McKamely, 704 S.W.2d at 702 (describing Weldon). The Bank's acts of trespass
involved an unauthorized entry onto JCB's lot, and its conversion was based on its
repossession of equipment located on that lot. Although related, the wrongful acts
leading to the Bank's trespass and conversion were not identical. Missouri courts have
required separate punitive damages instructions for each tort under very similar
circumstances. See Weldon, 633 S.W.2d at 199. The district court's separate
7Since this action was filed Missouri has passed a statute limiting punitive
damages to 0,000 or five times the net amount of the judgment against the
defendant, whichever amount is greater. Mo. Rev. Stat. 510.265.
8The parties have framed the discussion of punitive damages in federal due
process terms. Although the Bank mentioned Letz v. Turbomeca Engine Corp., 975
S.W.2d 155, 178 (Mo. Ct. App. 1997), it did not analyze any of its factors and we do
not understand the Bank to raise a state law challenge to the punitive damages award.
See Meyers v. Starke, 420 F.3d 738, 743 (8th Cir. 2005) ("To be reviewable, an issue
must be presented in the brief with some specificity."). Nor did the district court
opinion discuss whether the award was excessive under state law. See Bearden v.
Lemon, 475 F.3d 926, 929-30 (8th Cir. 2007) (court of appeals does not ordinarily
consider issues not ruled on by district court).
treatment of the torts at trial was consistent with Missouri law, and we conclude that
it is similarly appropriate to consider the individual punitive damage awards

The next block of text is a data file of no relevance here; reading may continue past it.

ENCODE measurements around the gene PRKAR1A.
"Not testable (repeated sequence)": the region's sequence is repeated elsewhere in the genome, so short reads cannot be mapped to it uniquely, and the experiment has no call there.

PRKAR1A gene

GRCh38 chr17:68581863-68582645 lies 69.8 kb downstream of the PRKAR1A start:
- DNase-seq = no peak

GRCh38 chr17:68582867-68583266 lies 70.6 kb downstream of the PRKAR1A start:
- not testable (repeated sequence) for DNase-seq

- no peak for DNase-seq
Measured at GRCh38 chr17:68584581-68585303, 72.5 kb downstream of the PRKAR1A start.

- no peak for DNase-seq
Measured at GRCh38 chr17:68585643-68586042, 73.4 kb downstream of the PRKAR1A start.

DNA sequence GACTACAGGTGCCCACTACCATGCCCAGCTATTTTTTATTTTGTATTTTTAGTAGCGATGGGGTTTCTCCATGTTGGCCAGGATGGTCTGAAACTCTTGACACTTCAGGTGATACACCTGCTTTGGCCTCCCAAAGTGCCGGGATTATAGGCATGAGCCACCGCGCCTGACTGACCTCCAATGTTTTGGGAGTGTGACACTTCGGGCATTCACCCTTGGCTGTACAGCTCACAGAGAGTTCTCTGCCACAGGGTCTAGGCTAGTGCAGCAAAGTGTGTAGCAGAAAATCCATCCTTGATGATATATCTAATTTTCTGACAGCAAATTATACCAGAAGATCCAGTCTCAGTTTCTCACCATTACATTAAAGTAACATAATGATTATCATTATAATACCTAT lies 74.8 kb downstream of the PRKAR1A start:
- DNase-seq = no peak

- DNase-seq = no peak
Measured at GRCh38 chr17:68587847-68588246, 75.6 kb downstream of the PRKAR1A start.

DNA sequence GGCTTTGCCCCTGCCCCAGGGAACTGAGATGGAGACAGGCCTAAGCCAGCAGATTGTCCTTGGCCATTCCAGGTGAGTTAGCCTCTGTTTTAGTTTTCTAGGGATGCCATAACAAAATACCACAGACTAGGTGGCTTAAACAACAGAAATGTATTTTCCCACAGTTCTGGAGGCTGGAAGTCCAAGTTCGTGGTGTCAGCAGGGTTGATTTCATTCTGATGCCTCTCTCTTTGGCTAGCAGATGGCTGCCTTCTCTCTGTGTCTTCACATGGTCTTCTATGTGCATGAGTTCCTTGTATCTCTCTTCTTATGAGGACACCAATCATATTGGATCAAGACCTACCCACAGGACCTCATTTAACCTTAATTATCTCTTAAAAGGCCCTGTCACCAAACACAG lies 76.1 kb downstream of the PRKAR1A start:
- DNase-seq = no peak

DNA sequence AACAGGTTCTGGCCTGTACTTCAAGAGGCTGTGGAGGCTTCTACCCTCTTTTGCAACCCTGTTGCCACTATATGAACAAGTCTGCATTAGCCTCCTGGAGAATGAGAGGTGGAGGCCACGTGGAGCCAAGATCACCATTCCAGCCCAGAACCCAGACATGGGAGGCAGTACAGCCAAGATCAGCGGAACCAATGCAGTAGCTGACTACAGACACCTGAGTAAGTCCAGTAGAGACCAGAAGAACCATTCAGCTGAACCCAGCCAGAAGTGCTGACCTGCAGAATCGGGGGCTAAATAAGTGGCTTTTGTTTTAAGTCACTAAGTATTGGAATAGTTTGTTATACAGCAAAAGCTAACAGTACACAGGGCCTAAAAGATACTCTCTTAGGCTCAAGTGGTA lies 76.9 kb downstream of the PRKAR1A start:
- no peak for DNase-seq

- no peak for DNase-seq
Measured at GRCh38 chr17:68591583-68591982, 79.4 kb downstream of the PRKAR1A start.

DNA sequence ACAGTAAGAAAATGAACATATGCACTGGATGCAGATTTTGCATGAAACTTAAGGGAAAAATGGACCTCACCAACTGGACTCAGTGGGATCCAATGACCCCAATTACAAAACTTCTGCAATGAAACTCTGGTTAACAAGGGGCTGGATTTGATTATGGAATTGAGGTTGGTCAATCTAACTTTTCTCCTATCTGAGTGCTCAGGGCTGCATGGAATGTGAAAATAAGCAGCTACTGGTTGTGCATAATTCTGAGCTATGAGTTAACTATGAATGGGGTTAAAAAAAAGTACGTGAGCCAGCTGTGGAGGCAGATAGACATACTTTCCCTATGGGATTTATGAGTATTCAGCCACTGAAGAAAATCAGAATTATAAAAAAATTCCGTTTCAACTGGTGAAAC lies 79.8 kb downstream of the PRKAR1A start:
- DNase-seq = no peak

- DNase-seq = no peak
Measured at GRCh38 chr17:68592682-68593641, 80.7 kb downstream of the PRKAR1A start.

separately on the Bank's challenge on appeal.
We review de novo the district court's ruling on the constitutionality of the
punitive damage awards. Cooper Indus., Inc. v. Leatherman Tool Group, Inc., 532
U.S. 424, 436 (2001). Although states have broad discretion to impose punitive
damages for the legitimate state purposes of punishment and deterrence, those awards
are subject to both procedural and substantive limitations under the due process clause
of the fourteenth amendment.7 See State Farm Mut. Auto Ins. Co. v. Campbell, 538
U.S. 408, 416 (2003); see also BMW of North America, Inc. v. Gore, 517 U.S. 559,
568 (1996). Our review of the constitutionality of punitive damage awards is guided
by a three factor test set by the Supreme Court: "(1) the degree of reprehensibility of
the defendant's misconduct; (2) the disparity between the actual or potential harm
suffered by the plaintiff and the punitive damages award; and (3) the difference
between the punitive damages awarded by the jury and the civil penalties authorized
or imposed in comparable cases." State Farm, 538 U.S. at 418, citing Gore, 517 U.S.
at 575.8
9After this case was argued, the Supreme Court determined that a 1:1 ratio of
compensatory to punitive damages was appropriate in a maritime case, but it did not
mandate this ratio as a matter of constitutional law. See Exxon Shipping Co. v. Baker,
128 S. Ct. 2605, 2626 (2008) ("Today's enquiry differs from due process review
because the case arises under federal maritime jurisdiction, and we are reviewing a
jury award for conformity with maritime law, rather than the outer limit allowed by
due process.").
In converting JCB's property the Bank acted with "callous disregard" of JCB's
rights, and the reprehensibility of its conduct was comparable to the conduct which
supported punitive damages in prior business cases. Diesel Machinery, 418 F.3d at
840; see also Asa-Brandt, Inc. v. ADM Investor Servs., Inc., 344 F.3d 738,746-47 (8th